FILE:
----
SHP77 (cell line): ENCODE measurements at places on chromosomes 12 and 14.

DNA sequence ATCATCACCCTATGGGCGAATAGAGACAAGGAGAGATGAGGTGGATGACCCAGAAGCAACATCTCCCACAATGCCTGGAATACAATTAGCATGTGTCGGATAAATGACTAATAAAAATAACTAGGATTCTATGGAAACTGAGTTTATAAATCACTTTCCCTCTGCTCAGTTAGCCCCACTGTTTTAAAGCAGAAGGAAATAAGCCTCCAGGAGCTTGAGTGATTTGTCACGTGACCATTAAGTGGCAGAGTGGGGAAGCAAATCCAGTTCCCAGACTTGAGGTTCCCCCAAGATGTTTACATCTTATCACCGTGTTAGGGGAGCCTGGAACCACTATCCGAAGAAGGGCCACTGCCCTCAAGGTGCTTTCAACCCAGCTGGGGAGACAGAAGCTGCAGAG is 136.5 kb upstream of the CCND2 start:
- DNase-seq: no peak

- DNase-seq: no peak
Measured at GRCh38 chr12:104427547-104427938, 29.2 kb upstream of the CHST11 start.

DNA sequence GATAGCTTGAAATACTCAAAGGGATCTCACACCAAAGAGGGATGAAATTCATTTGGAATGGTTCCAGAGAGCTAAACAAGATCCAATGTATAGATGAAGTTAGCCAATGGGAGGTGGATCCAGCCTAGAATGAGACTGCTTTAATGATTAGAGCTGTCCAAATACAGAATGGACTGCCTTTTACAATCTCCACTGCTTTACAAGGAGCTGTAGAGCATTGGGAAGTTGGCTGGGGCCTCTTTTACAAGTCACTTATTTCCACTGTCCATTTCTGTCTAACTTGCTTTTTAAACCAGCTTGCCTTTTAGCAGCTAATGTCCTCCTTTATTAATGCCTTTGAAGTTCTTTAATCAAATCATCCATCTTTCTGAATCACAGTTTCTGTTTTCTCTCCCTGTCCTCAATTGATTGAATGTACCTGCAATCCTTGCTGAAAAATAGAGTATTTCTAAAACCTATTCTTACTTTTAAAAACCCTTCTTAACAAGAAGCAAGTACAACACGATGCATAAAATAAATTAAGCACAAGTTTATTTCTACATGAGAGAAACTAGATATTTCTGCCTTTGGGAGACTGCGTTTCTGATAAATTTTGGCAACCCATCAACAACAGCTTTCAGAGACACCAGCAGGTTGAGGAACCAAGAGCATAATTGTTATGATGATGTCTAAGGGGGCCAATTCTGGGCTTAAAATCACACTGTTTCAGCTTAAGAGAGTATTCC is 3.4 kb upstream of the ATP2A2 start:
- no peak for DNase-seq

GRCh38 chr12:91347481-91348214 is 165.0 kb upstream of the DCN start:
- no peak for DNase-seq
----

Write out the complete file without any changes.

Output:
SHP77 (cell line): ENCODE measurements at places on chromosomes 12 and 14.

DNA sequence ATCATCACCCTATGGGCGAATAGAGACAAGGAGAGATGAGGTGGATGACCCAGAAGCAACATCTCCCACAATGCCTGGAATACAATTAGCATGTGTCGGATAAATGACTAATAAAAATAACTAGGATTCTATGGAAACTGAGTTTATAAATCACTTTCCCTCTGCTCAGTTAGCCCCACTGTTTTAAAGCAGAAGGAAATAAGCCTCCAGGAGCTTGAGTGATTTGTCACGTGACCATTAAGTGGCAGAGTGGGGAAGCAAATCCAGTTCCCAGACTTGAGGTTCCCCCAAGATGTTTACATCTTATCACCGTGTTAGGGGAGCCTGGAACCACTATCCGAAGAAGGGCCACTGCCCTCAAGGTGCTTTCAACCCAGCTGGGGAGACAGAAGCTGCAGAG is 136.5 kb upstream of the CCND2 start:
- DNase-seq: no peak

- DNase-seq: no peak
Measured at GRCh38 chr12:104427547-104427938, 29.2 kb upstream of the CHST11 start.

DNA sequence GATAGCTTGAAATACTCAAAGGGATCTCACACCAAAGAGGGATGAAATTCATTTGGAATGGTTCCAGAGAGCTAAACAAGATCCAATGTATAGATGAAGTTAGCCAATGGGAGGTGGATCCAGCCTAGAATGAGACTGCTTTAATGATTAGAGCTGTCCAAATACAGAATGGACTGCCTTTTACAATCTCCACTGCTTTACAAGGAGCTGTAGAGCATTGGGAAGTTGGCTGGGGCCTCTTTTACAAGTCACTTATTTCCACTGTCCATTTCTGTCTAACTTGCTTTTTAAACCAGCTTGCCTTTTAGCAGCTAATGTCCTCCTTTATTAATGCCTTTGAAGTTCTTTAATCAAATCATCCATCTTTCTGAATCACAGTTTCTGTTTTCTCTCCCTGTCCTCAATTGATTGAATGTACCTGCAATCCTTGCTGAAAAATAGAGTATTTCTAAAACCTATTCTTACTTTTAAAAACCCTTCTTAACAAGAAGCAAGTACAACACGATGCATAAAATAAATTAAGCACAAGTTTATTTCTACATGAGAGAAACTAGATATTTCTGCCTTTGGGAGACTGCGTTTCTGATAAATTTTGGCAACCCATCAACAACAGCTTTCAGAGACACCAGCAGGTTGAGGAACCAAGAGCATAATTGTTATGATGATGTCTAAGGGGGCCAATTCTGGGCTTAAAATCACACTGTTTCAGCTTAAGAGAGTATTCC is 3.4 kb upstream of the ATP2A2 start:
- no peak for DNase-seq

GRCh38 chr12:91347481-91348214 is 165.0 kb upstream of the DCN start:
- no peak for DNase-seq